Architecture

Crossrail completes 26 miles of tunneling on Europe's biggest construction project

Crossrail completes 26 miles o...
The Crossrail route will connect Reading and Heathrow in the west to Shenfield and Abbey Wood in the east, with 40 stations along its route
The Crossrail route will connect Reading and Heathrow in the west to Shenfield and Abbey Wood in the east, with 40 stations along its route
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Bond Street station platform tunnels
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Bond Street station platform tunnels
The Crossrail route will connect Reading and Heathrow in the west to Shenfield and Abbey Wood in the east, with 40 stations along its route
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The Crossrail route will connect Reading and Heathrow in the west to Shenfield and Abbey Wood in the east, with 40 stations along its route
Platform tunnel at Farringdon station
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Platform tunnel at Farringdon station
Crossrail train tunnels crossover at Whitechapel station
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Crossrail train tunnels crossover at Whitechapel station
The station box at Crossrail's Woolwich station
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The station box at Crossrail's Woolwich station
Crossrail tunneling machine Elizabeth breaks through in May 2015
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Crossrail tunneling machine Elizabeth breaks through in May 2015
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Tunneling work has been completed for the UK's Crossrail rail link. Described as Europe's biggest construction project, it will create a new 118-km (73-mile) rail route. The route includes 42 km (26 miles) of newly dug tunnels that go straight through the center of London.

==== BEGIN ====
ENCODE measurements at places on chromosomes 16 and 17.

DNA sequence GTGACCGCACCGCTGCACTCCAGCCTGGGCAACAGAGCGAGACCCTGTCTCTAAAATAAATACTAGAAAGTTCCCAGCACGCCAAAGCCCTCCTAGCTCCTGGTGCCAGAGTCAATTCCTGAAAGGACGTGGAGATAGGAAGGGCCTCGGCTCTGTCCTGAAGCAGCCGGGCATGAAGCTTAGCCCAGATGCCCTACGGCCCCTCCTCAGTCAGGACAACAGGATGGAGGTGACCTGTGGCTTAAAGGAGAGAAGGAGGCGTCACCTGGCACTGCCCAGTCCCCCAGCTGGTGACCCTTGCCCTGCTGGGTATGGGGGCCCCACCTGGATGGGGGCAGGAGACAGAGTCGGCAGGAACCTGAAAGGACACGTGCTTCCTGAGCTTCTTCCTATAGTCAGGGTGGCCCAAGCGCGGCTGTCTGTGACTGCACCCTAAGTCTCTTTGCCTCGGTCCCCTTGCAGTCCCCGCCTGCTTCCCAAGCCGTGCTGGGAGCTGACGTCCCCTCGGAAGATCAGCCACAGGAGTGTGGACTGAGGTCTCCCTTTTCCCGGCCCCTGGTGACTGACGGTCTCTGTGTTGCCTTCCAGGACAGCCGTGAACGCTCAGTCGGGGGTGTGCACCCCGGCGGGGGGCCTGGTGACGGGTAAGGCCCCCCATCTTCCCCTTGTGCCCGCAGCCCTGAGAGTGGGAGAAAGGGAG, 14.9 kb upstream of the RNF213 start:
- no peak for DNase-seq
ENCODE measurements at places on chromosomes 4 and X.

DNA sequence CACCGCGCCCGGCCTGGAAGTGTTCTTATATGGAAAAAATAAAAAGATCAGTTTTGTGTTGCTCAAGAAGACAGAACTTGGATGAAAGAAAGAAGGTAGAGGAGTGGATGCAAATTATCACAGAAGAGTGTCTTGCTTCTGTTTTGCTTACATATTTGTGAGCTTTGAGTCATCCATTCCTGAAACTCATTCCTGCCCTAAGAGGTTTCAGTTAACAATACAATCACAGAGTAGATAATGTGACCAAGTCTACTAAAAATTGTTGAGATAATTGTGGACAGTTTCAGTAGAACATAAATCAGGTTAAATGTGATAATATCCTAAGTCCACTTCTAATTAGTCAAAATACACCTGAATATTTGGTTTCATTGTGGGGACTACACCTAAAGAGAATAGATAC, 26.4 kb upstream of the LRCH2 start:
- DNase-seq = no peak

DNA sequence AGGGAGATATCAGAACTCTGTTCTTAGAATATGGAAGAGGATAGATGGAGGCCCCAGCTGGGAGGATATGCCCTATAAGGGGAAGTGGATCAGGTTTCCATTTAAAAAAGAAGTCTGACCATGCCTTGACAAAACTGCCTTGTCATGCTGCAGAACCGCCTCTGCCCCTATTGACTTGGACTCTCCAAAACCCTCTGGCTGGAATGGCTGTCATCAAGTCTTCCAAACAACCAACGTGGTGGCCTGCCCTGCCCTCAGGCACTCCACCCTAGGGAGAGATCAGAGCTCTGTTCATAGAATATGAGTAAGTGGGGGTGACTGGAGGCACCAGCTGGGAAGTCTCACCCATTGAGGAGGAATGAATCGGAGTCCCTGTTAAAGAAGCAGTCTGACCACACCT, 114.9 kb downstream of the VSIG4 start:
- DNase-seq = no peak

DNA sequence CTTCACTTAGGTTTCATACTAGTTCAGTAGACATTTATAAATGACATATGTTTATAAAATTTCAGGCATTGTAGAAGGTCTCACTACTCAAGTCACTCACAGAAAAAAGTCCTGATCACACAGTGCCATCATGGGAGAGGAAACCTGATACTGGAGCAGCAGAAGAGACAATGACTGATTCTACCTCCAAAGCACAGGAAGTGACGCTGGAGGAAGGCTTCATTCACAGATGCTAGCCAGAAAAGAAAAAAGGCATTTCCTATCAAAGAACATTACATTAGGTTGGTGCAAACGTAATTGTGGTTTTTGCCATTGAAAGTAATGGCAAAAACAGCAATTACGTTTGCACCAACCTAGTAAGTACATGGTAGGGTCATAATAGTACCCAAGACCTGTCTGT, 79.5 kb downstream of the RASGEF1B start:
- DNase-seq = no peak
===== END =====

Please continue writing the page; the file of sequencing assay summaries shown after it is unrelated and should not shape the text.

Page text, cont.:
Tunneling began in 2012 and continued 24 hours a day, 7 days a week for over three years. Eight tunnel boring machines were used to create the 6.2 m (20 ft) diameter rail tunnels under London, the impressive scale of which was made plain when Gizmag photographed them earlier this year.

The end of tunneling means that the Crossrail project is now over 65 percent complete. Around, 250,000 concrete segments have been used in the construction of the tunnels and 7 million tonnes (7.7 million tons) of material has been excavated, of which 98 percent has been recycled. That figure includes about 3 million tonnes that has been transported to the Wallasea Island nature reserve in Essex to help restore the habitat there.

The focus of the project now shifts to fitting out the tunnels and stations. Around 13.5 km (8.4 mi) of new passenger, platform and service tunnels have been constructed within the new Crossrail stations, all of which require infrastructure such as wall panels, lighting and signage.

Crossrail train tunnels crossover at Whitechapel station
Crossrail train tunnels crossover at Whitechapel station

Once complete, the Crossrail route will connect Reading and Heathrow in the west to Shenfield and Abbey Wood in the east, with 40 stations along its route. It will carry an estimated 200 million passengers each year, adding 10 percent capacity to London’s rail network at a stroke.

Once it becomes operational, the new line will change the complexion of certain areas in London. Farringdon, for example, will become one of the UK's busiest rail hubs, changing the way in which passengers travel through London and the South East and adding new direct connections to the international rail services at St Pancras and to three of London’s five airports.

Services through central London will commence in December 2018.

The video below provides a drone's-eye-view of Crossrail's completed rail tunnels.

Source: Crossrail

Crossrail tunnelling: Drone's eye view of Crossrail's completed rail tunnels

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1 comment
Eddy
Watched the SBS TV program series on this here in Australia with great jealously. Here in Melbourne we can't even get an above ground rail line to our airport but we are getting our very limited city underground extended at last. No tunneling machine for us, they are going to dig up the streets and then bury it!!! Can you imagine the dust and disturbance.